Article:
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MILITARY TECHNOLOGY (MILTECH) is the world's leading international tri-service defence monthly magazine in the English language. MILITARY TECHNOLOGY is "Required Reading for Defence Professionals". Follow us on Twitter: MILTECH1

19 February 2016

Turbomeca Moves to New Triple Capacity Service Centre in Singapore

Turbomeca has officially opened its new new support and service hub for South East Asia at a new location in the Seletar Aerospace Park, Singapore, a new centre for many aerospace related companies.

The organisation is not publicly declaring its financial investment in this 6,000 ft sq facility Franck Saudo, Turbomeca’s executive vice president, Support & Services, said it had triple the capacity of the old facility. Where before it was usual to service a couple of engines, now up to seven can be worked on in the centre’s maintenance area. The company counts 65 employees.

Turbomeca’s main military client in the region is the Republic of Singapore Air Force (RSAF) whose 125 Squadron operates a fleet of 22 Airbus Helicopter AS332M Super Pumas. These are powered by Turbomeca’s Makila engines and have been in service since 1985.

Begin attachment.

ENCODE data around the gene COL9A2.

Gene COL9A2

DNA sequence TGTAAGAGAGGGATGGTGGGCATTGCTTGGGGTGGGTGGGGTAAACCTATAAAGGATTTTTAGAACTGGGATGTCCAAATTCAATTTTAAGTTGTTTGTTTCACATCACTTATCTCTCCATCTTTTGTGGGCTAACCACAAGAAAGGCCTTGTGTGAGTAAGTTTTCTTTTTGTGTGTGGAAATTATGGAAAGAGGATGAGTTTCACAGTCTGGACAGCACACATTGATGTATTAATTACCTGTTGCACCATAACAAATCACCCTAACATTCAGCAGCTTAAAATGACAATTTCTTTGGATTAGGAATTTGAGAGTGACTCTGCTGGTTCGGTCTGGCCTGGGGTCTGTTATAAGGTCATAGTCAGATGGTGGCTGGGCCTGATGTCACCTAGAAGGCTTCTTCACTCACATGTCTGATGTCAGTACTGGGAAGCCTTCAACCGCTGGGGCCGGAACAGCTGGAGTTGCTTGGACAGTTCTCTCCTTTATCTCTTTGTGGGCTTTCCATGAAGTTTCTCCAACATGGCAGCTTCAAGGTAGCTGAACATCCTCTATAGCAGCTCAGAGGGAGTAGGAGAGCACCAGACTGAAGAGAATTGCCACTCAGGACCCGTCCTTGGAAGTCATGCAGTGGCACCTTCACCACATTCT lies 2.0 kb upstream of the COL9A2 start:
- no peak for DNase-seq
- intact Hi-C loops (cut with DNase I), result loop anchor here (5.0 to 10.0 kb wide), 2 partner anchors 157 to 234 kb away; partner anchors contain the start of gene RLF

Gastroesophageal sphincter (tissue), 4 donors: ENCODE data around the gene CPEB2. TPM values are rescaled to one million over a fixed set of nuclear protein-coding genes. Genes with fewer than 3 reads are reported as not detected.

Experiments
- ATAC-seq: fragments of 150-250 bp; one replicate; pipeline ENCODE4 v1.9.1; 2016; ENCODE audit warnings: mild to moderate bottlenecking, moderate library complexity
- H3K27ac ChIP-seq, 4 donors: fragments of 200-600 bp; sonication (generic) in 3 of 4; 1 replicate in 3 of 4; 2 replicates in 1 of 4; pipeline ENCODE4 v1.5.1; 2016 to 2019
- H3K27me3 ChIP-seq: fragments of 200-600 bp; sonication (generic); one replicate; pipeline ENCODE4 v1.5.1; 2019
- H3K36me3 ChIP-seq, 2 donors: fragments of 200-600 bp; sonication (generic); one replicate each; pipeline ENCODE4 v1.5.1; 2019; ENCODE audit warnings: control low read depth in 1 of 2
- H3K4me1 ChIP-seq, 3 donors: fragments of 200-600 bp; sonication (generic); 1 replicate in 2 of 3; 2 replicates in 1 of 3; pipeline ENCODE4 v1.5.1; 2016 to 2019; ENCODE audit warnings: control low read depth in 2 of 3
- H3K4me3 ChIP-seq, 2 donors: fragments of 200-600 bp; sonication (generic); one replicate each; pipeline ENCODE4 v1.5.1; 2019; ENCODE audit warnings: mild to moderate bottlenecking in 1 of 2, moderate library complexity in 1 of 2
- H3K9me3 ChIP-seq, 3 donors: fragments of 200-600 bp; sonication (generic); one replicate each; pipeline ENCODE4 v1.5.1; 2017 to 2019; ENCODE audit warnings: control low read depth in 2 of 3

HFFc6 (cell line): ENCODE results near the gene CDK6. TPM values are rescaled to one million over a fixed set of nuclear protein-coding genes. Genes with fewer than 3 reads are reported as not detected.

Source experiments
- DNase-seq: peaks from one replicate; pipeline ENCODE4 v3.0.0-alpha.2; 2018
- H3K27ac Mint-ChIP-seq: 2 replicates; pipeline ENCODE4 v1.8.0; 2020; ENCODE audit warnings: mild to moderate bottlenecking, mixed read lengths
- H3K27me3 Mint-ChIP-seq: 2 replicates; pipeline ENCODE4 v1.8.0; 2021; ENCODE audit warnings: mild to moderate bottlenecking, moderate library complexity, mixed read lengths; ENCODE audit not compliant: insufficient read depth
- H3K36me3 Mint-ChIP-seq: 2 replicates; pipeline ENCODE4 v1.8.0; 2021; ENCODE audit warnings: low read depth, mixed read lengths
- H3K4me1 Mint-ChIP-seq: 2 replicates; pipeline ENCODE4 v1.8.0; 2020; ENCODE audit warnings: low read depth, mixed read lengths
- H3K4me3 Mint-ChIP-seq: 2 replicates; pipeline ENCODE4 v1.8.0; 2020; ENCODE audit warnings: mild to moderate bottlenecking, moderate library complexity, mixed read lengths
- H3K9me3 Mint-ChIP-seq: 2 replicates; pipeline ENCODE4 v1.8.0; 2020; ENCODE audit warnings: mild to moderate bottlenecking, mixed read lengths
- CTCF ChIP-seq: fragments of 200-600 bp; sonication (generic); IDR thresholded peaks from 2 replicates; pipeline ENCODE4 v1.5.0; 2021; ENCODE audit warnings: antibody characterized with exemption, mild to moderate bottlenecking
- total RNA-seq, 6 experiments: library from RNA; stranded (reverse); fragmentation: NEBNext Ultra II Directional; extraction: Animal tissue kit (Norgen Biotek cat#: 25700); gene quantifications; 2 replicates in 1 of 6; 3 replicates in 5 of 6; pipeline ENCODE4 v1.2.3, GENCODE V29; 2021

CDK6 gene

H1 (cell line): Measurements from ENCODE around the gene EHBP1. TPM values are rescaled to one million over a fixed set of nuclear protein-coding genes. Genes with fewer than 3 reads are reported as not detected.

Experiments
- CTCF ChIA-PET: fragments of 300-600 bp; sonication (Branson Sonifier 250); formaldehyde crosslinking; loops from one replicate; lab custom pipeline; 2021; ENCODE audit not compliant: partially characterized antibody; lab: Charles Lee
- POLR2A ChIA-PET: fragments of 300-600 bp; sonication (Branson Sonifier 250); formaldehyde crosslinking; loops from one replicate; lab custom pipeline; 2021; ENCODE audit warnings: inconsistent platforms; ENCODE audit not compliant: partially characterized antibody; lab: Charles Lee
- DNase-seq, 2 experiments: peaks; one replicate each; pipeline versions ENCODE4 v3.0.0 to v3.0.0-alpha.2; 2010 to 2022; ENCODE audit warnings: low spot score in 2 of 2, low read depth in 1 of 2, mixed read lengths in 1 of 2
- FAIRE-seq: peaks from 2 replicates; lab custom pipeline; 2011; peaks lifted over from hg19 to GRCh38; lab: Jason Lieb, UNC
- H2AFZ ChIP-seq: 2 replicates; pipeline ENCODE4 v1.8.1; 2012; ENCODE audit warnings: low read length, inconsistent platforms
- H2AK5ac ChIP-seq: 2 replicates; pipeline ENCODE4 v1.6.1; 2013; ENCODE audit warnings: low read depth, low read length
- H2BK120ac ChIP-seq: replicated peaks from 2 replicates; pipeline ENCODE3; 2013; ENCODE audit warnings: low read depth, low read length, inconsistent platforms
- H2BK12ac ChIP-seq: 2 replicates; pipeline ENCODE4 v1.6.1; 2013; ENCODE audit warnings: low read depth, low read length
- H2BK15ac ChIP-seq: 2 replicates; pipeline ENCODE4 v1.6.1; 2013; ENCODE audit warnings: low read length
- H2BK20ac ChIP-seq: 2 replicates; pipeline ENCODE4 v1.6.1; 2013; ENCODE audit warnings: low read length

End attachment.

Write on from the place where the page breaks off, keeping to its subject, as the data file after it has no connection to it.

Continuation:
Mathieu Albert, managing director of Turbomeca Asia Pacific stated that the new facility will provide regional support for around 180 customers, from India to the Republic of Korea, Nepal and down to Indonesia. Within the region there are nearly 1,000 Turbomeca engines in both military and civil helicopters. In the last five years (2010-15) business has doubled and the expectation is for it to double again by the end of 2020.

The centre also houses a qualified technical training centre where customers’ maintainers are provided with engines in a classroom scenario for live training.

One of the main features of the logistics area is a SSI Schaefer Logimat vertical storage unit for parts which also keeps track of inventory and automatically generates an order for replacements for any particular stock that runs low. Turbomeca also uses resource planning data to track its inventory based on current fleet requirements together with historical data based on global usage of parts and components.

Andrew Drwiega